The West Ham Soapbox: Nolan foils Sunderland smash and grab raid

Jake shared Sixer's frustration

Pete Sixsmith thought for 81+3 minutes that he might be watching a team that had learned at last how to hang on to or, better still, build on a lead. Alas, old habits returned and the Hammers got their deserved equaliser against a Sunderland defence once again playing – or made to play – far too deep …

It was almost a very good day out. Glorious weather, a couple of enjoyable pints in excellent company and the likelihood of hanging on for the first win of the season meant that getting up at 4.45 wasn’t such a bad deal. And then …

Along came Kevin Nolan, who has been a bête noir as far as we are concerned. His hat trick at the SDA was followed by a goal that we just managed to cancel out in the return game. As he departed the Premier League for what looked like a couple of seasons in the Championship, it looked as if we would never see him again.

No such luck. Up he popped, 93 minutes into the game, to score what, in truth, was a deserved West Ham equaliser, turning on the ball and squeezing it past the impressive Simon Mignolet to foil our attempts to pinch a win at the Boleyn Ground.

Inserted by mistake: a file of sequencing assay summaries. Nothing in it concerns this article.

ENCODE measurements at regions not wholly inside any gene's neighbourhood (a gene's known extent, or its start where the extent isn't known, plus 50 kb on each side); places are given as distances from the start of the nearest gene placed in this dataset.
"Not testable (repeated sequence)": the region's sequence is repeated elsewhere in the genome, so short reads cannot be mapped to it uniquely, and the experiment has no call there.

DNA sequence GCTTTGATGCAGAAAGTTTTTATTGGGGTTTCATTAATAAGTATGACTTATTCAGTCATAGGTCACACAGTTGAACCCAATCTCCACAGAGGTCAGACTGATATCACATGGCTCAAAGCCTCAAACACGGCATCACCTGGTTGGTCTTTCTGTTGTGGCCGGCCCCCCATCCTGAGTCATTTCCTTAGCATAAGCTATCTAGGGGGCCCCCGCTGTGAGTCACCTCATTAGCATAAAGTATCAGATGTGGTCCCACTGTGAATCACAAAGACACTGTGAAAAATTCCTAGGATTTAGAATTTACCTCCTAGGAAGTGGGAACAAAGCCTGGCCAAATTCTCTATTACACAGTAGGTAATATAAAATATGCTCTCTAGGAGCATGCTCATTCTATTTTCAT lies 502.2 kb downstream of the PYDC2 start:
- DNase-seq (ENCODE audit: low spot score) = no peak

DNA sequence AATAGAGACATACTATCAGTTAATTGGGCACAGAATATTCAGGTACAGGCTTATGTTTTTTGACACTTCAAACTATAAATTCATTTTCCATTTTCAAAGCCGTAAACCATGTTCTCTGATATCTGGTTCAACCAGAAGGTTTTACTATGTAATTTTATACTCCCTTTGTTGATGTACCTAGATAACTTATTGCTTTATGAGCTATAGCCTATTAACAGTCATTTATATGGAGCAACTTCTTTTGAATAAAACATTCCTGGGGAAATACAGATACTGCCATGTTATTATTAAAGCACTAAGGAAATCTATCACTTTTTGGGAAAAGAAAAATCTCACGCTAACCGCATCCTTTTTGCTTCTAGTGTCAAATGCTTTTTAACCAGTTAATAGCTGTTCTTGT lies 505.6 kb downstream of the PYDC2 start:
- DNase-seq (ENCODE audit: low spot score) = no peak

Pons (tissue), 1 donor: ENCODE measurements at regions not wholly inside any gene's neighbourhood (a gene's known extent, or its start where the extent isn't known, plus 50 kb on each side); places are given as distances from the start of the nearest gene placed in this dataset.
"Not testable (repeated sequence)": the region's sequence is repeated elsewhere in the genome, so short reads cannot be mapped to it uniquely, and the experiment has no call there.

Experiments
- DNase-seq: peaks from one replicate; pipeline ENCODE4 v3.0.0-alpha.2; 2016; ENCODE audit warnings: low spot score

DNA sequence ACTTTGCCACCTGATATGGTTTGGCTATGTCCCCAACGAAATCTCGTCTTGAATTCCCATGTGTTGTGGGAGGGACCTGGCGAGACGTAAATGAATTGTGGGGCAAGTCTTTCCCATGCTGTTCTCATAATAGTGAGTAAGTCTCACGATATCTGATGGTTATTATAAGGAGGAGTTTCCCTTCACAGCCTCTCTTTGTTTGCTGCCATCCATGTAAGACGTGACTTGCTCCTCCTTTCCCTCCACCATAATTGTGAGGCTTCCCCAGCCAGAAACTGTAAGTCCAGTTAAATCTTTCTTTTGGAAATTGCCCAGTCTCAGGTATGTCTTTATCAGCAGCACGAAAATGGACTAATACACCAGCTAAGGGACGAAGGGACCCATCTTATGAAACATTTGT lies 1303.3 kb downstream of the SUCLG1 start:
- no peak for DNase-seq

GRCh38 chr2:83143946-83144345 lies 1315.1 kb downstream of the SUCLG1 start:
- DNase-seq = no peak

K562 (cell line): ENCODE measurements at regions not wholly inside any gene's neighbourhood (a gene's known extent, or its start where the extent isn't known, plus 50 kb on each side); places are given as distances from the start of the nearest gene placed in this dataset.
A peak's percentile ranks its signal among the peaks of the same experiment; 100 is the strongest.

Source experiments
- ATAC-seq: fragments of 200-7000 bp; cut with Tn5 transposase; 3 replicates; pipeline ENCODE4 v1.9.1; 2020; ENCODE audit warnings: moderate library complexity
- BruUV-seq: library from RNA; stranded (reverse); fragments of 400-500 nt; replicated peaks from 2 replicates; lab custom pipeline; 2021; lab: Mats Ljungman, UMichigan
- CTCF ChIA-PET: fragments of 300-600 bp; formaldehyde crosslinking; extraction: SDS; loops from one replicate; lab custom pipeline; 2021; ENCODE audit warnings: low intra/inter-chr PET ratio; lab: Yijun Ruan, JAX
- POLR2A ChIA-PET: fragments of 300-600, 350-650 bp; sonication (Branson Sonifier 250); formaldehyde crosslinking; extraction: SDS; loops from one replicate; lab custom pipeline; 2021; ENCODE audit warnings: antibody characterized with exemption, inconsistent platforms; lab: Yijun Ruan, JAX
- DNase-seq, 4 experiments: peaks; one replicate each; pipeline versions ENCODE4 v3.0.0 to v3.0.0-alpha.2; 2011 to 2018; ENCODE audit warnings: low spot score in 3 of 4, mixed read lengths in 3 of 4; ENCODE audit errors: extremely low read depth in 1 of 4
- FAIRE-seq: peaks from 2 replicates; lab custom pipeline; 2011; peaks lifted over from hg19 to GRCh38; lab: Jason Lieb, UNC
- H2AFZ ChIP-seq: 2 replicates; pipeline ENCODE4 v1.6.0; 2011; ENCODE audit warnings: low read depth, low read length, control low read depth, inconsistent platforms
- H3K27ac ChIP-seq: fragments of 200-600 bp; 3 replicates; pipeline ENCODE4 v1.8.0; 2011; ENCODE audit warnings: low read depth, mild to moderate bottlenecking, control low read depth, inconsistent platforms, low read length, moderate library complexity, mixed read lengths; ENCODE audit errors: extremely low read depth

For much of the game we had defended stoutly and with intense concentration, repelling the aerial bombardment that the Hammers had subjected us to. Bramble and O’Shea were outstanding, and although some of the defending was skin of the teeth stuff, it looked as if we were going to keep a second successive clean sheet in London.

In fact, we could have been two up and sitting comfortably. As West Ham pushed forward, there were gaps to exploit and a good run by McClean led to a low cross that the onrushing David Vaughan was a smidgeon away from turning into the net with a diving header. But he didn’t. And we weren’t. And they came back.

Steven Fletcher (who else) had given us the lead in the ninth minute, when Seb Larsson took advantage of a Nyron type pass by Collins to play the Scots goal machine in. One touch and a shot across Jaaskelainan, and the ball was nestling in the back of the net and we had 81 minutes to hold out.

Mignolet made a cracking save from Mr Bête Noir and in the second half, Big Sam clearly told his team to disregard any forms of subtlety and throw the ball up in the air as high and as often as you could.

We helped the West Ham cause by sitting too deep so that when we did have possession, we usually gave it back to them so they could lob in even more balls into the box.